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the volante


WEDNESDAY, october 16, 2013



Coyotes return home after four game slide Sydney Mook The Volante

File Photo

First-year forward Corey Strang looks for a shot against Drake University Sept. 26. The Coyotes would go on to fall 3-2 in overtime.

After being on the road since Oct. 6, the University of South Dakota women’s soccer team will return home for a match against Denver University Oct. 20. The Coyotes are currently 5-6-3 following four consecutive losses, including a pair of one score losses against rivals South Dakota State and North Dakota State Oct. 11 and Oct. 13, respectively. Head coach Mandy Green said those games are some of the hardest to take for the team. “There have been a lot of really close games that we should have won,” Green said. “We kind of let them get away from us, so that has been tough for us. But we just have to keep going on game by game.” The team will take on the Denver University Pioneers Sunday afternoon, where the Coyotes look to build upon their record before the conference tournament begins Nov. 6. The Pioneers, which are currently undefeated in the Summit League, are ranked ninth in the

nation by the Top Drawer Soccer poll. Denver has dominated the field both offensively and defensively, allowing just seven total goals during the season. “They are a very good team,” Green said. “But we treat them like we would any other opponent. If we play good defense for 85 minutes of the game and we are able work well offensively by connecting passes, then we will be able to handle any team that comes our way.” The team is looking to improve its record so it can be in the top four of the conference and have a chance to play in the Summit League Tournament come November. First-year Jamie Karch says that while the conference tournament is not the most important thing to the team right now, they do know the significance of the standings. “We really want to get into the top four because that means we get to play in the tournament,” Karch said. “The team is much better than last year and I think that would be really great to go to the Tournament.” In 2012, the Coyotes were a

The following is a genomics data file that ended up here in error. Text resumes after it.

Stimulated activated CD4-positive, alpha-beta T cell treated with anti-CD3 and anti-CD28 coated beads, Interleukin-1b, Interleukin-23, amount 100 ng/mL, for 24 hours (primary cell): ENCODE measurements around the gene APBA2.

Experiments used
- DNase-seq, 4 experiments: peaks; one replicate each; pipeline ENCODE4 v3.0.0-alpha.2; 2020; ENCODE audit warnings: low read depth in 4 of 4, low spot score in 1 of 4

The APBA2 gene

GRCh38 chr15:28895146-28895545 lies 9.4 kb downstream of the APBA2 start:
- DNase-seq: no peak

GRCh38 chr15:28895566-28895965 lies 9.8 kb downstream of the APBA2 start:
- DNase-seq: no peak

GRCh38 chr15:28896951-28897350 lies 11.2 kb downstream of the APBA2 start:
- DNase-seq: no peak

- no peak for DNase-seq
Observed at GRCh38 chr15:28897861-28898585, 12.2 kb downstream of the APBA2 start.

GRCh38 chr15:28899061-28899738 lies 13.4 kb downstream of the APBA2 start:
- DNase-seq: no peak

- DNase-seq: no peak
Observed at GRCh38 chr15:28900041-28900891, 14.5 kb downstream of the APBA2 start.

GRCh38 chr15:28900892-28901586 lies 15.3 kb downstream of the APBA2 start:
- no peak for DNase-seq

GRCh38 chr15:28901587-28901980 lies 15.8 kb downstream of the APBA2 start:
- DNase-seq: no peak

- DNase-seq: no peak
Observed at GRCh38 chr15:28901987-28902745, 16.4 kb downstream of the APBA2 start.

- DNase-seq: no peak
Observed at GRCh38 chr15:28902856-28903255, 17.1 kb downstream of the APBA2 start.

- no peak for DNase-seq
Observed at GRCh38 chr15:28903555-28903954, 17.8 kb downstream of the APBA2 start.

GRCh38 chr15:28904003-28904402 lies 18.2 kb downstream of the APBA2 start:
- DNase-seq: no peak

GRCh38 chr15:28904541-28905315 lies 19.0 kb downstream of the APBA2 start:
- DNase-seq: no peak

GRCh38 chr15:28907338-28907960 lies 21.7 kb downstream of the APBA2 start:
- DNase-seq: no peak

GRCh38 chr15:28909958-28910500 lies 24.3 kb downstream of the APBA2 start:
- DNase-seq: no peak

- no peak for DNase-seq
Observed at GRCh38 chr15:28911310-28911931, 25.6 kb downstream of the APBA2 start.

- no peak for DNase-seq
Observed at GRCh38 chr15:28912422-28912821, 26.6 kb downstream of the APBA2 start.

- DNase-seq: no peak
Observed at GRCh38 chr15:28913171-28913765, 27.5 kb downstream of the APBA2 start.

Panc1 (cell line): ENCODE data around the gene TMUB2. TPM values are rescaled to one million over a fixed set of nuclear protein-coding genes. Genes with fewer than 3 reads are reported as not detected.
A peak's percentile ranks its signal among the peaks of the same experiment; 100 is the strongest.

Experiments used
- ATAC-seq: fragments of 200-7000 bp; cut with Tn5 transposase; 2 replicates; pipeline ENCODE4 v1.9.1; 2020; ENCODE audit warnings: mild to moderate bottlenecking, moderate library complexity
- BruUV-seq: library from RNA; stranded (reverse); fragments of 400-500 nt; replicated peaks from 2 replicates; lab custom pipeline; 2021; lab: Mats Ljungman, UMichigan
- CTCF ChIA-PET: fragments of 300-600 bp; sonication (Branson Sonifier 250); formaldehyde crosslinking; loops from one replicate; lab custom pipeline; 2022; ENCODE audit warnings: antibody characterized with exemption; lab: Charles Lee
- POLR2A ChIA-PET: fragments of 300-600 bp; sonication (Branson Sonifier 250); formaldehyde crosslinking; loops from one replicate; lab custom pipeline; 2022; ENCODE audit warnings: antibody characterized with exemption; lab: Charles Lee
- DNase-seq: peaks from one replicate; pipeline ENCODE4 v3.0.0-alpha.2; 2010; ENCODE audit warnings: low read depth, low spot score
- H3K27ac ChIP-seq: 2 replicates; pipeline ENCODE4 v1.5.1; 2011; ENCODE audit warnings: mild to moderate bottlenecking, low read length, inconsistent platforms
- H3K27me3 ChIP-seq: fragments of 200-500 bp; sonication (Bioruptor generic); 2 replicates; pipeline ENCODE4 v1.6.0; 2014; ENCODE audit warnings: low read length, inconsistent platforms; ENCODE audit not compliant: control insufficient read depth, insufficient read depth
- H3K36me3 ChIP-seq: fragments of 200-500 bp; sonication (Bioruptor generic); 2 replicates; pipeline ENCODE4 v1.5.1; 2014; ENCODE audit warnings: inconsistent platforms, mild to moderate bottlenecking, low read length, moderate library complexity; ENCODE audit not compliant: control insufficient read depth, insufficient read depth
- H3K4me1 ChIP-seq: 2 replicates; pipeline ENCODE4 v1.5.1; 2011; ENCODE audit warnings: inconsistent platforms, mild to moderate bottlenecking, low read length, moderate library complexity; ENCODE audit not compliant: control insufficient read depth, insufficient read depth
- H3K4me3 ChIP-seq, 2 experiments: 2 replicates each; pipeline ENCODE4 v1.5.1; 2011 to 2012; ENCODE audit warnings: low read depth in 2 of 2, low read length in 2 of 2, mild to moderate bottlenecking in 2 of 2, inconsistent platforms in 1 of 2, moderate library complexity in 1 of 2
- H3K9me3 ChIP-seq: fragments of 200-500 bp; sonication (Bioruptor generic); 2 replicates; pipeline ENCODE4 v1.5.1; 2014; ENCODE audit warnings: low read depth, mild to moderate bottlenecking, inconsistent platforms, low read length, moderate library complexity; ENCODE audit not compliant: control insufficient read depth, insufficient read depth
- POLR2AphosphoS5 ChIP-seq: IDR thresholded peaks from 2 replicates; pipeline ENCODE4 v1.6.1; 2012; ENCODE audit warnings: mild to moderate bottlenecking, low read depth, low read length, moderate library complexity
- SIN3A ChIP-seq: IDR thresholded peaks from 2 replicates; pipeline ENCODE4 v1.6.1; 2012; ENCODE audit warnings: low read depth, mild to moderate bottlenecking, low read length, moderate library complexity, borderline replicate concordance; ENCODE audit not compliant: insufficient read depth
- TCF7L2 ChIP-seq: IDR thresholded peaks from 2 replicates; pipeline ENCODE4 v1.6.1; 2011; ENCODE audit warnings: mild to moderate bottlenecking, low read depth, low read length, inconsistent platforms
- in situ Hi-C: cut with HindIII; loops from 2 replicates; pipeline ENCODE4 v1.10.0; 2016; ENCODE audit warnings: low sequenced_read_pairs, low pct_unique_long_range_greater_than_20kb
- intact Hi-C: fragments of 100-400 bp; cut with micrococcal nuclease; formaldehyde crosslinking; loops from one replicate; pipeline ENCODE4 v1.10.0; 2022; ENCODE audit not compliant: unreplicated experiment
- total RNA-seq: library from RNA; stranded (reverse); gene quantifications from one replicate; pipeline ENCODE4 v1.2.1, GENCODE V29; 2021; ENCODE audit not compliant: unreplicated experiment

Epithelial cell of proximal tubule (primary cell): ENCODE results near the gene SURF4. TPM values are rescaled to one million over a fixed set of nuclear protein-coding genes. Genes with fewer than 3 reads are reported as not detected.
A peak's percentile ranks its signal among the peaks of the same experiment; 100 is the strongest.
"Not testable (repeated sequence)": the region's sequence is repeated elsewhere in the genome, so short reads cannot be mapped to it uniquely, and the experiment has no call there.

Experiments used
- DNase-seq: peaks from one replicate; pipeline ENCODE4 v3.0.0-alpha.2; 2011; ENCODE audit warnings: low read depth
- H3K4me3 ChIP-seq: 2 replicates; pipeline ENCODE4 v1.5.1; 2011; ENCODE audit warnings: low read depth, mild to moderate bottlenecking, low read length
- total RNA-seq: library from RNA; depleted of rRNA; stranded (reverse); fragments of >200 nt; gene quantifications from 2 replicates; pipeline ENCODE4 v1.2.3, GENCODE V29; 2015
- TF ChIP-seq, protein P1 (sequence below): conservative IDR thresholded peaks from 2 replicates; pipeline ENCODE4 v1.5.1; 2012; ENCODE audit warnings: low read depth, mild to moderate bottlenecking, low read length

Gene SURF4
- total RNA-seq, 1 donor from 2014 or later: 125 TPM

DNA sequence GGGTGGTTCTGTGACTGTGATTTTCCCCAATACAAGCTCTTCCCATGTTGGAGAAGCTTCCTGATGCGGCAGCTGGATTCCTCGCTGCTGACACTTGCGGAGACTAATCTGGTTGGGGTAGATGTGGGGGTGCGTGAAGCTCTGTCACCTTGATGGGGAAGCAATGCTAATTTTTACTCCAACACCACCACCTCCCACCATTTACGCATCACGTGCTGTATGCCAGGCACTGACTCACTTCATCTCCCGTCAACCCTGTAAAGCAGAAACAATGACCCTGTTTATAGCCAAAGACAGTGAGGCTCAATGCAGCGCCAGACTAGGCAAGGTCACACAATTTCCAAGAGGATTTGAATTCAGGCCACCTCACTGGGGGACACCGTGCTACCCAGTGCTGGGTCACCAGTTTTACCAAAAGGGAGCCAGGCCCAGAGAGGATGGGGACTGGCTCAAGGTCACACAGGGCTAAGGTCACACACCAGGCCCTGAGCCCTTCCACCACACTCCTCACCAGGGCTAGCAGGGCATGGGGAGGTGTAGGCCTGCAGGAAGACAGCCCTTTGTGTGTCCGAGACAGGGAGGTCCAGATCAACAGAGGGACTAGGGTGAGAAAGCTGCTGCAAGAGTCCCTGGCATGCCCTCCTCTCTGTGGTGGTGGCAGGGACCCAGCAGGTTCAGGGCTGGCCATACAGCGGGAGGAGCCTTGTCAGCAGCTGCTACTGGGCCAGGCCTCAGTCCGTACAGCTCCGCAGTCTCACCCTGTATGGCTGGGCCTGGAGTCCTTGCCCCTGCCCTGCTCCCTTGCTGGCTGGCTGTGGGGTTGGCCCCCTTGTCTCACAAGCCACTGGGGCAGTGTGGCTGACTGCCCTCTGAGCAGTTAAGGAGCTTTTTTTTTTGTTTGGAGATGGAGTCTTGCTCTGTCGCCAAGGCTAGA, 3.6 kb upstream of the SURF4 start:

Cross Country: Injuries plaguing veteran squad Continued from page B4 mons said. On the women’s side, the team holds four runners who have established themselves as bona fide leaders. Sophomores Katie Wetzstein, and Amber Eickhorn, First-year Kate Kaster and senior Megan Hilson provide a solid lead-four running group for the Coyotes while senior Britni Waller has established herself as the team’s fifth runner. “We definitely don’t have as much depth as we have had in the past, but we have a really strong lead group up front,” Waller said. “They

just keep pushing up toward the top five, and everyone’s gotten faster from their example.” According to Fitzsimmons, this group of Coyote runners has the perfect blend of youth and experience to take themselves a long way in late season meets. “Overall, our women’s team is very talented,” Fitzsimmons said. “Our strength is we have four women who, on any given day, can be our number one runner.” For the men’s team, the story is nearly the same. The team finished second to SDSU last season, and the

goal this year is to climb one more ring in the ladder. Moving up, however, hasn’t been easy for USD. Two of the team’s strongest runners Brant Hasse and Jeff Mettler are coming off injury and just getting back in the swing of the season. “We had really high expectations coming into the season, and now me and Jeff are just getting back after getting injured,” Hasse said. “We really think we can go win conference and place really high at regionals.” Fitzsimmons said he still expects big things from the two runners as well as Mubarik Musa, last year’s conference freshman of the

year. This fall the men have already showcased their improvement this season. After a 22 place finish at Minnesota’s Roy Griak Invitational, the men finished tied for second at their last meet, the South Dakota State Classic. “It felt like we may have been a little bit disconnected at the beginning of the season. We don’t have a lot of guys, and since two of us were hurt, we felt a little bit apart. But now that we are back, we’re starting to roll,” Hasse said. Now, the focus for both teams is centered around staying healthy moving for-